Naming of entrance, professorship honor Dr. John Langan
Dr. John Langan devoted much of his life to the university
Posted: mié, oct 5, 2011
John Langan devoted nearly half a century to the University of Nebraska at Omaha, first as a student, then as a faculty member and professor, and eventually as dean of the College of Education.
In connection with the official dedication of Roskens Hall, the new home of UNO's College of Education, UNO honored Langan's legacy by naming both a building entrance and a professorship.
The John T. Langan Entrance on the north side of Roskens Hall faces Dodge Street. A plaque just inside the entrance notes Langan's deep commitment to education, both in his numerous roles at UNO and through his community involvement. He served as president of the Omaha Public Schools Board of Education for eight years and was a board member for a total of 14 years.
"John Langan was a dedicated educator who understood the importance of quality education to the development of an individual and the vitality of our community," said Ruth and Bill Scott who made the lead gift to the Roskens Hall redevelopment project. They chose to name the north entrance for Langan.
"Even though we never had the opportunity to meet Dr. Langan we know that his influence is felt in every school and classroom throughout the Omaha area and beyond."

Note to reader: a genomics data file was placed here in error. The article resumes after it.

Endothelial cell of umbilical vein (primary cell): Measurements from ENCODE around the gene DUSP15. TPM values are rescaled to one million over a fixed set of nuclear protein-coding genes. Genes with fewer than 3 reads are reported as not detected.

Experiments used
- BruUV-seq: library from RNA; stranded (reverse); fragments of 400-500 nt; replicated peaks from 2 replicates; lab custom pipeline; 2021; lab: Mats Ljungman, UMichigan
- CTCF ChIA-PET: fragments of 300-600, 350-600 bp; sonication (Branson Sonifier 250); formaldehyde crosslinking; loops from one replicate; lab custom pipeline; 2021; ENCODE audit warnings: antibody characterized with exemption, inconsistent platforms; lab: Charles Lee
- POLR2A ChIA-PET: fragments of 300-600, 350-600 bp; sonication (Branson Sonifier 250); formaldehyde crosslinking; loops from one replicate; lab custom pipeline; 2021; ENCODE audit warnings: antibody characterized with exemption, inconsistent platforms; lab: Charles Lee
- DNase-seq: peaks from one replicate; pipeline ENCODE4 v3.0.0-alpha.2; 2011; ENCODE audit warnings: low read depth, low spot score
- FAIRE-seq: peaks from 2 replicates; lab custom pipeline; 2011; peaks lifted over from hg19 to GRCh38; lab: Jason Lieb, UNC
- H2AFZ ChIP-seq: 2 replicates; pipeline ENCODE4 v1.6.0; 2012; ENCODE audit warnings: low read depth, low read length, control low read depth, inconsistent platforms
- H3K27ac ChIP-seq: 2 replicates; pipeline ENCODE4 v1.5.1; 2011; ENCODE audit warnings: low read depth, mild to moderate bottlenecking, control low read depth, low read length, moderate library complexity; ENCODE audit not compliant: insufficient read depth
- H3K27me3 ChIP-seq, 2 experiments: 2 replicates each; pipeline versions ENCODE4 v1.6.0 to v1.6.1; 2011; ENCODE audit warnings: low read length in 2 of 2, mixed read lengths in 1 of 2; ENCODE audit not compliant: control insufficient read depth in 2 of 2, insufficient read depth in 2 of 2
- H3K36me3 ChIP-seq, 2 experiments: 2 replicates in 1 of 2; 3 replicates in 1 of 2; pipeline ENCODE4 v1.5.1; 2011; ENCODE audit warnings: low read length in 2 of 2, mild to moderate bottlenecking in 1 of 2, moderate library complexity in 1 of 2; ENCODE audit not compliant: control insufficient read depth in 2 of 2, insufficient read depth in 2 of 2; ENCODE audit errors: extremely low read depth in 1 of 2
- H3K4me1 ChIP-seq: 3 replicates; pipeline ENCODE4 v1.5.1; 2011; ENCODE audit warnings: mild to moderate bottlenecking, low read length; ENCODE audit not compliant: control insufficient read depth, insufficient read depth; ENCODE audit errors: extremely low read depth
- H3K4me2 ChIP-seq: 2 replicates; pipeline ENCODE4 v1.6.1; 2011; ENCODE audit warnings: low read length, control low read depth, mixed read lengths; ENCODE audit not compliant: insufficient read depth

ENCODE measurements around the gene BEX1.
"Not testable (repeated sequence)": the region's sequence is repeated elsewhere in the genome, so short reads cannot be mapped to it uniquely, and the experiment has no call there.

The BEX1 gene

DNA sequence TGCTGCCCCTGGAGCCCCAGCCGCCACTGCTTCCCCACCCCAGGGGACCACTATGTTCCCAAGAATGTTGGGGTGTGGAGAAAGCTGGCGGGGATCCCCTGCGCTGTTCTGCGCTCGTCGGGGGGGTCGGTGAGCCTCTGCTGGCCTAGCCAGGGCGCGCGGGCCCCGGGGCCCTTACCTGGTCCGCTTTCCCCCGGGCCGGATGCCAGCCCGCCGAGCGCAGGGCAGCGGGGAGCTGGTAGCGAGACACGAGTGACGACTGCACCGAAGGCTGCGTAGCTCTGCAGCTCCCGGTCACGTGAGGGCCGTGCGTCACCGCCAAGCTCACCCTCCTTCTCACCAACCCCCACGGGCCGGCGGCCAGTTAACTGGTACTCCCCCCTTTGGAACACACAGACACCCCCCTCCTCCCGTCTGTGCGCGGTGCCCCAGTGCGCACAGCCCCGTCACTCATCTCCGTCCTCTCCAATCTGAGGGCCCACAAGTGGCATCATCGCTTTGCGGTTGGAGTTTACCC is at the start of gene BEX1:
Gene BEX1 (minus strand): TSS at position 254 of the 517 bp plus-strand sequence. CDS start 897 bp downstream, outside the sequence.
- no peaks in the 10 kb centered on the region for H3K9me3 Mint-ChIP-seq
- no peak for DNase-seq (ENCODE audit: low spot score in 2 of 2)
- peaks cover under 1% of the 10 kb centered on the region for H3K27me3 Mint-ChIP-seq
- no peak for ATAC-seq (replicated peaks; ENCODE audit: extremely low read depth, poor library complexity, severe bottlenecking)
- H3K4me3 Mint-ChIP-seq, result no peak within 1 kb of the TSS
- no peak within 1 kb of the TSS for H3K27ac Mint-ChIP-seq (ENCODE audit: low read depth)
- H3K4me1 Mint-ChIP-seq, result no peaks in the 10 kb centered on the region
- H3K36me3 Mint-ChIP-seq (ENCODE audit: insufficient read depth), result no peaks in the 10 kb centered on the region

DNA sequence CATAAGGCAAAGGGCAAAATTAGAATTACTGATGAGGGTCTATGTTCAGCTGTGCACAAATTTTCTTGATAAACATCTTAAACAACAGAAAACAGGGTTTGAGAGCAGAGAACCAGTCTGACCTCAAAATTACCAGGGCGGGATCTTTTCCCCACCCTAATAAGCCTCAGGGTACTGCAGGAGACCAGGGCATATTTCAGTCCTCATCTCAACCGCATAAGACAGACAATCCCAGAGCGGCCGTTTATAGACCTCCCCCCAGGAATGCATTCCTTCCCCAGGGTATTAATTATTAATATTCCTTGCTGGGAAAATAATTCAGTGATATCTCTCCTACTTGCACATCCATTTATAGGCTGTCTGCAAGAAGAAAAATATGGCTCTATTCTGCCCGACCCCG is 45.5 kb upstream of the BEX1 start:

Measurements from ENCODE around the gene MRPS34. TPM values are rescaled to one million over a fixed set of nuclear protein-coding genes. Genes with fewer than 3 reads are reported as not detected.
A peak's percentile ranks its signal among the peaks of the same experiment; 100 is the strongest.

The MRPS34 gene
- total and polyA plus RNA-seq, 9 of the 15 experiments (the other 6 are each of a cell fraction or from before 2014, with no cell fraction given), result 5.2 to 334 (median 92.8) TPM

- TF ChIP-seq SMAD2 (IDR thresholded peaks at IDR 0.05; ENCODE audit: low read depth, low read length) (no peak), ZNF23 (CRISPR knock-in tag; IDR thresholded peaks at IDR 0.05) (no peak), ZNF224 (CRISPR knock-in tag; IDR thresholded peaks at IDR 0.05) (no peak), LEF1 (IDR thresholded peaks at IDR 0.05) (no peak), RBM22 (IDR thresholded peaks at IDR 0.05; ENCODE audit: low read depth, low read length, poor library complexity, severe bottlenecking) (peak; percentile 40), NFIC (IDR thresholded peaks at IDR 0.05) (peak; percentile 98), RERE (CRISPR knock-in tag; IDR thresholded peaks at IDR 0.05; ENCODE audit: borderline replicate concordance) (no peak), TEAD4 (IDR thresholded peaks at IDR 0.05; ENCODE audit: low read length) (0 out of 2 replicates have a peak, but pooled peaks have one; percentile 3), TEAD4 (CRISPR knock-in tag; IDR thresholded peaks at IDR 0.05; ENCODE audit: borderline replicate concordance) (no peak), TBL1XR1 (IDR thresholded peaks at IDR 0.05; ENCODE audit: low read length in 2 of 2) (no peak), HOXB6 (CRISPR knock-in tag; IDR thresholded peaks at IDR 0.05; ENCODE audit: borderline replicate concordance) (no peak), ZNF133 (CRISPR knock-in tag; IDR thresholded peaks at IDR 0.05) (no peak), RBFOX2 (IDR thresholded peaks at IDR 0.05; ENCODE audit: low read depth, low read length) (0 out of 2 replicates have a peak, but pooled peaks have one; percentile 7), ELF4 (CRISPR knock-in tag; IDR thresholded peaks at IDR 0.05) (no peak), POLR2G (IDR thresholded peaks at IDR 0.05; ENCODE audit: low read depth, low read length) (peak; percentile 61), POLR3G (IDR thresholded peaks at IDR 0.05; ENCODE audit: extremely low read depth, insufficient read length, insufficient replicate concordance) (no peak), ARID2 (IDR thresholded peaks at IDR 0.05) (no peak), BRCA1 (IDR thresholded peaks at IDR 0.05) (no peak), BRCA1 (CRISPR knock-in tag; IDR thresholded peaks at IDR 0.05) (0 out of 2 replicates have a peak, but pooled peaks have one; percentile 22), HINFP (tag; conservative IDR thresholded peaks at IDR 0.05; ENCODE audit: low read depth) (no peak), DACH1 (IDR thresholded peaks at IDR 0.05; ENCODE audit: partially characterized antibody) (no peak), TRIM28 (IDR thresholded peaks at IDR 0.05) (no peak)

UNO also recently announced the creation of the John T. Langan Professorship in Early Childhood Education that permanently links Langan's name with excellence in this critical area. The professorship is the first established within the Buffet Early Childhood Institute at the University of Nebraska.
"Creation of the Langan professorship in this preeminent institute enables UNO to attract or retain a distinguished leader who will help transform early childhood education in Nebraska and across the nation," said Nancy Edick, dean, UNO College of Education. "We are extremely gratefully to the individuals whose generous support established this key faculty position."
The John T. Langan Professorship Advisory Committee was instrumental in raising funds for the professorship. It was created through the support of more than 450 donors with gifts ranging from $10 to $25,000.
Faculty support is a priority area for the University of Nebraska Foundation's Unlimited Possibilities campaign and for UNO. An endowed professorship is one of the strongest incentives the university has for recruiting, retaining and rewarding distinguished faculty.
John Langan died in 2010. His family includes his wife Carole, a retired OPS assistant principal and teacher and sons Michael, who works for Ecolabs in Texas, and Tim, an attorney with Omaha Title & Escrow, plus his wife Liz and son Connor.